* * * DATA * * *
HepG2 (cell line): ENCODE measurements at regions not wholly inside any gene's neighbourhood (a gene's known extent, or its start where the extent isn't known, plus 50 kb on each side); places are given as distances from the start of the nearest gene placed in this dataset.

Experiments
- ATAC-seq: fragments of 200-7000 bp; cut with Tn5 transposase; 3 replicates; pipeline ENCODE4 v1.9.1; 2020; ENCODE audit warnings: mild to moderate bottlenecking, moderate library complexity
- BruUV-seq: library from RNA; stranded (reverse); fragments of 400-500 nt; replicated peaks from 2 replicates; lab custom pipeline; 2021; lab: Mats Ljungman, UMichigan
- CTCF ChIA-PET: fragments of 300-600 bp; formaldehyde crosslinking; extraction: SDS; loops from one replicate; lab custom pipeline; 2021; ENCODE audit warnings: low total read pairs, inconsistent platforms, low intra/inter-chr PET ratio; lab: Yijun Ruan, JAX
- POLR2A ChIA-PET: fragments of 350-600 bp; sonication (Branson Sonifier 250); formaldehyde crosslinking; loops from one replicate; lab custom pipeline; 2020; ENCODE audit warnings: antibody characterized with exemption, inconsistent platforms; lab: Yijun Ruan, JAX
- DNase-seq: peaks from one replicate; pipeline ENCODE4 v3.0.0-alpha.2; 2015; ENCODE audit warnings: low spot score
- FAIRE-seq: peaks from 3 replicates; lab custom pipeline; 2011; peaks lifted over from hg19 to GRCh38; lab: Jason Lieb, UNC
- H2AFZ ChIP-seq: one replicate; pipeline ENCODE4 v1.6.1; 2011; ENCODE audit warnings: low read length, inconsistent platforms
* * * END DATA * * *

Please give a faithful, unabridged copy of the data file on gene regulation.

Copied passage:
HepG2 (cell line): ENCODE measurements at regions not wholly inside any gene's neighbourhood (a gene's known extent, or its start where the extent isn't known, plus 50 kb on each side); places are given as distances from the start of the nearest gene placed in this dataset.

Experiments
- ATAC-seq: fragments of 200-7000 bp; cut with Tn5 transposase; 3 replicates; pipeline ENCODE4 v1.9.1; 2020; ENCODE audit warnings: mild to moderate bottlenecking, moderate library complexity
- BruUV-seq: library from RNA; stranded (reverse); fragments of 400-500 nt; replicated peaks from 2 replicates; lab custom pipeline; 2021; lab: Mats Ljungman, UMichigan
- CTCF ChIA-PET: fragments of 300-600 bp; formaldehyde crosslinking; extraction: SDS; loops from one replicate; lab custom pipeline; 2021; ENCODE audit warnings: low total read pairs, inconsistent platforms, low intra/inter-chr PET ratio; lab: Yijun Ruan, JAX
- POLR2A ChIA-PET: fragments of 350-600 bp; sonication (Branson Sonifier 250); formaldehyde crosslinking; loops from one replicate; lab custom pipeline; 2020; ENCODE audit warnings: antibody characterized with exemption, inconsistent platforms; lab: Yijun Ruan, JAX
- DNase-seq: peaks from one replicate; pipeline ENCODE4 v3.0.0-alpha.2; 2015; ENCODE audit warnings: low spot score
- FAIRE-seq: peaks from 3 replicates; lab custom pipeline; 2011; peaks lifted over from hg19 to GRCh38; lab: Jason Lieb, UNC
- H2AFZ ChIP-seq: one replicate; pipeline ENCODE4 v1.6.1; 2011; ENCODE audit warnings: low read length, inconsistent platforms